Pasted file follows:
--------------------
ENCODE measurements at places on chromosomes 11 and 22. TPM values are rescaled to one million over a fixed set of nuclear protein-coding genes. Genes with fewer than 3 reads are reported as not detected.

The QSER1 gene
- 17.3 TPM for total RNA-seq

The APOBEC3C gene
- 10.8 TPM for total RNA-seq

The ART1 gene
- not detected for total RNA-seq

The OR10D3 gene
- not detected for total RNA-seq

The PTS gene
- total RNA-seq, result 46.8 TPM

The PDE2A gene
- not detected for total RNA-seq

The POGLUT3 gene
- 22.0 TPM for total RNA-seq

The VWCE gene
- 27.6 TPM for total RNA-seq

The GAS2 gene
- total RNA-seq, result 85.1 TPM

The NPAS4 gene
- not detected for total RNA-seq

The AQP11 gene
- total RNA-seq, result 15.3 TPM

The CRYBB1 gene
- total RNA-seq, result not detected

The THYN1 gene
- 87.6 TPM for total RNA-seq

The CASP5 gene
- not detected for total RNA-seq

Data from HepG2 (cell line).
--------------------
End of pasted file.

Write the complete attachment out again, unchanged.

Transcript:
ENCODE measurements at places on chromosomes 11 and 22. TPM values are rescaled to one million over a fixed set of nuclear protein-coding genes. Genes with fewer than 3 reads are reported as not detected.

The QSER1 gene
- 17.3 TPM for total RNA-seq

The APOBEC3C gene
- 10.8 TPM for total RNA-seq

The ART1 gene
- not detected for total RNA-seq

The OR10D3 gene
- not detected for total RNA-seq

The PTS gene
- total RNA-seq, result 46.8 TPM

The PDE2A gene
- not detected for total RNA-seq

The POGLUT3 gene
- 22.0 TPM for total RNA-seq

The VWCE gene
- 27.6 TPM for total RNA-seq

The GAS2 gene
- total RNA-seq, result 85.1 TPM

The NPAS4 gene
- not detected for total RNA-seq

The AQP11 gene
- total RNA-seq, result 15.3 TPM

The CRYBB1 gene
- total RNA-seq, result not detected

The THYN1 gene
- 87.6 TPM for total RNA-seq

The CASP5 gene
- not detected for total RNA-seq

Data from HepG2 (cell line).